Nationals Lose in Eleven Following Another Blown Save by Rafael Soriano


Behind another strong outing from Stephen Strasburg and a powerful display from their offense, the Nationals looked like they were ready to end their losing streak against the Phillies. But sloppy defensive play and another blown save from Rafael Soriano allowed the visiting Phils to sneak out of Nationals Park with the win instead.

Stephen Strasburg came in hoping to build off a strong performance against the Mariners in which he pitched 7.2 innings with only a single earned run. He looked every bit as dominant early, cruising through the first two innings and not allowing a run through the first five.

Meanwhile, the offense piled up runs early. Adam LaRoche cranked a two-run homer in the first to give the Nats a lead. Wilson Ramos added another in the fourth with a sacrifice fly that scored Ian Desmond. In the fifth, Nationals MVP candidate Anthony Rendon plated Strasburg and Span with a double, pushing the lead to 5-0.

Even when the Phillies managed some semblance of an offense, like Ben Revere’s RBI double in the sixth and Ryan Howard’s solo homer off of Xavier Cedeno in the seventh, the Nationals responded. Jayson Werth drove in Span on a ground rule double, and LaRoche brought in Rendon with a sac fly. Through seven, the Nationals still held a five run lead.

Aaron Barrett appeared to pitch the eighth, and the first signs of real worry started to appear. Barrett fared poorly, and by the time Matt Thornton had successfully pulled the team out of the inning, two runs (both unearned) had been pushed across and the Nationals’ five run lead had been whittled down to three.

When the Nats failed to manage any further offense in the ninth, the game became a save situation. It was then that Rafael Soriano entered the game, and it was then that the wheels fell off.

As Soriano is wont to do, he quickly allowed the first hitter he faced, Domonic Brown, to reach base with a single. The next hitter immediately brought him home with a ball that was belted straight into the seats in left. The lead was one, and Tyler Clippard was quickly up in the bullpen to throw.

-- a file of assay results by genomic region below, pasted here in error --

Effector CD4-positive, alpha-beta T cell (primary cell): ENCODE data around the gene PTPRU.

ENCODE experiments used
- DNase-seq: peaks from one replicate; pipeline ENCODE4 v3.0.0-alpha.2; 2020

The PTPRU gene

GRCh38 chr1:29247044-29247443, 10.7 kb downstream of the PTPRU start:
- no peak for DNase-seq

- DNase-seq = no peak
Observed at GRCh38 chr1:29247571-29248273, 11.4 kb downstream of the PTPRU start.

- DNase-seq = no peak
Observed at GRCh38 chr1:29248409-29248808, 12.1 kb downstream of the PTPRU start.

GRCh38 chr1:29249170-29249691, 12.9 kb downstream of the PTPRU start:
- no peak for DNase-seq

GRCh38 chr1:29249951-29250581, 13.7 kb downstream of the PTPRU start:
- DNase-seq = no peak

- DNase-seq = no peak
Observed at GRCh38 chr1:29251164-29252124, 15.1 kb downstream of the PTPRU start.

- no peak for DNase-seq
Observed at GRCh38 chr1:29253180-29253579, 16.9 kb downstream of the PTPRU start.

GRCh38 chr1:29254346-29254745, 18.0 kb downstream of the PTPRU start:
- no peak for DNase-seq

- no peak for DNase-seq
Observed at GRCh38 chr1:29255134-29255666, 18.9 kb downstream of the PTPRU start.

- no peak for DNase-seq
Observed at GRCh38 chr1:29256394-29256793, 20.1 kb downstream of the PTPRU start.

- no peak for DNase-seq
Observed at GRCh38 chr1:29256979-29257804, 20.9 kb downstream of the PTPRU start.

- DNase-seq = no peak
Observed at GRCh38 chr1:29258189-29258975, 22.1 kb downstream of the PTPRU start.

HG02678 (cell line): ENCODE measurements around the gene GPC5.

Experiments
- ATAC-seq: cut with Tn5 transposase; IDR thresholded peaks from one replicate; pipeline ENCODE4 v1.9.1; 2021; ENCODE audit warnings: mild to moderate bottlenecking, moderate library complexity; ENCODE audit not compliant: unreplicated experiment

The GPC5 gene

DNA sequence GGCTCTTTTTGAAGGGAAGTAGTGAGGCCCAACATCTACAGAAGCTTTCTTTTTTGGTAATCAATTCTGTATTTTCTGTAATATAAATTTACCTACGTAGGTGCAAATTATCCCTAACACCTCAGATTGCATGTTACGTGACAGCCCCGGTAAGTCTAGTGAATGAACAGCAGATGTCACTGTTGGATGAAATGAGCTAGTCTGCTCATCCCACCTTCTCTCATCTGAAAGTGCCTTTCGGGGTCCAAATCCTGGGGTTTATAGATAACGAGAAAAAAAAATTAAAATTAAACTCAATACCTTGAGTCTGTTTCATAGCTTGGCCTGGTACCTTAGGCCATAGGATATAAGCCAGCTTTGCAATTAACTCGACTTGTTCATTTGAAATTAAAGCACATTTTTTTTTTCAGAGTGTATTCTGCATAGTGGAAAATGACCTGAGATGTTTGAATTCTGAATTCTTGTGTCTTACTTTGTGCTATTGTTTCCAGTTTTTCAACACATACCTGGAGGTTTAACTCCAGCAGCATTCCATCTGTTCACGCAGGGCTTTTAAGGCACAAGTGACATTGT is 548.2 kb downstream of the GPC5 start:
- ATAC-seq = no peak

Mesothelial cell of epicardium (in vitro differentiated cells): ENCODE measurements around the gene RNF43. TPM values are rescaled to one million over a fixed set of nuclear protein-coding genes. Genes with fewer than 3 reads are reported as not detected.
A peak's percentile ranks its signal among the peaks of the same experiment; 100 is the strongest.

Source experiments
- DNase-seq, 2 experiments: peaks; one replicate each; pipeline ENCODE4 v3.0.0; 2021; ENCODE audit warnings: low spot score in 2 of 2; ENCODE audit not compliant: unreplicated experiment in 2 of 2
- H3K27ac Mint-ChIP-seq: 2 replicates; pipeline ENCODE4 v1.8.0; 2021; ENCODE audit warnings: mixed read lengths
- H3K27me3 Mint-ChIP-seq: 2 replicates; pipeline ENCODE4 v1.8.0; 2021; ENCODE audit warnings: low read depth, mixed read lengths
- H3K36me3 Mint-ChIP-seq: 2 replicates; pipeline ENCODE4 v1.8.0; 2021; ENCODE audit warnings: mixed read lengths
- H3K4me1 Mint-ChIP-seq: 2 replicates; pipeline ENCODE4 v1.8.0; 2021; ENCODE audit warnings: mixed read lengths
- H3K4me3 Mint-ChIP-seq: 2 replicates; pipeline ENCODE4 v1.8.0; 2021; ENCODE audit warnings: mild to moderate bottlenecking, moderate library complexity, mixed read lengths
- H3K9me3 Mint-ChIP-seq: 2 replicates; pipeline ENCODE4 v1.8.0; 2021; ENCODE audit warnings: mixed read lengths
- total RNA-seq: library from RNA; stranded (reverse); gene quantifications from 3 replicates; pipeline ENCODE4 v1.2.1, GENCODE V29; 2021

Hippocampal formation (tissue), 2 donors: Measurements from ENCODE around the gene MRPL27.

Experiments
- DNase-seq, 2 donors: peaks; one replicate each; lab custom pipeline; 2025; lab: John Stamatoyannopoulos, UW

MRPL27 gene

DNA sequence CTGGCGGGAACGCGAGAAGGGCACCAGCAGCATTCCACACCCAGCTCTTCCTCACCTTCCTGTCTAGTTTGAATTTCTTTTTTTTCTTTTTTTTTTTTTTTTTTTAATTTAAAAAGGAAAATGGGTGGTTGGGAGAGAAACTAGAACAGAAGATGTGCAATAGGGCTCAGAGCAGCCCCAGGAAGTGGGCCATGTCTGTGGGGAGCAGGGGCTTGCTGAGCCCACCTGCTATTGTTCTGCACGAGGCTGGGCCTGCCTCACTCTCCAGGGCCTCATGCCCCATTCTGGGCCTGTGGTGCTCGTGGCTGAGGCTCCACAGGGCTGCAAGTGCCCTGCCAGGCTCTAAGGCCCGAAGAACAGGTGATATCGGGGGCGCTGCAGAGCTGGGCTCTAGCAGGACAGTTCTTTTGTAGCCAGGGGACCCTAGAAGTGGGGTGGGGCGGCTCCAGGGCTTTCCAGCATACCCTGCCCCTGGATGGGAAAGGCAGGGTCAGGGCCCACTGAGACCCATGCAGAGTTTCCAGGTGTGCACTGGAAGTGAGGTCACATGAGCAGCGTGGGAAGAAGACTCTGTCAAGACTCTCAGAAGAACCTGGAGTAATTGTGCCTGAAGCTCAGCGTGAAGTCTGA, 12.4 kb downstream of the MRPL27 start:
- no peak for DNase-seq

Soriano settled down and, for a moment, looked as if he might escape with another shaky save as he managed to record two outs. All that fell apart when Ben Revere stepped to the plate. Revere’s second home run of the season tied the game, chased Soriano, and brought out the “boo birds” in the stands.

The Nationals wasted two baserunners in the home half of the tenth. In the next half inning, they quickly helped put themselves away. Bryce Harper, either not hearing or ignoring Denard Span’s calls for the ball, allowed the leadoff hitter for the Phillies to reach. A sac bunt and a fielder’s choice (one in which an out wasn’t recorded) later, the Phils held the lead. They added another run two batters later.

The best that could be said for Washington was that they didn’t go down without a fight. They managed a run in the eleventh and even had the tying run on second, but a strikeout by Ian Desmond and a lineout by Harper on a well-hit ball ended their shot at a comeback of their own.

The defense will (rightfully) get some of the blame. Rendon missed a simple grounder at third in the eighth, and Harper’s collision with Span helped earn Craig Stammen an undeserved loss. But the real story of the game is the Nationals closer, or complete lack thereof.

Since the All Star break, Soriano has been completely unreliable, sporting an ERA of 6.98 with five blown saves. Matt Williams may want to support his players, but at this point, he can’t afford to keep trotting Soriano out there with the game on the line. Soriano looks little better than a garbage time pitcher; he doesn’t deserve to hold the closer role on a team with lofty playoff expectations.

The Nationals lost the game with a series of blunders and mishaps. The only thing they gained was the knowledge that if they want to reach their goals, Soriano must be relieved of his duties as a reliever.

Notes: Denard Span’s leadoff single in the first was his 1,000th career hit. The final line on Strasburg: 6 IP, 4 hits, 1 earned run, 5 Ks.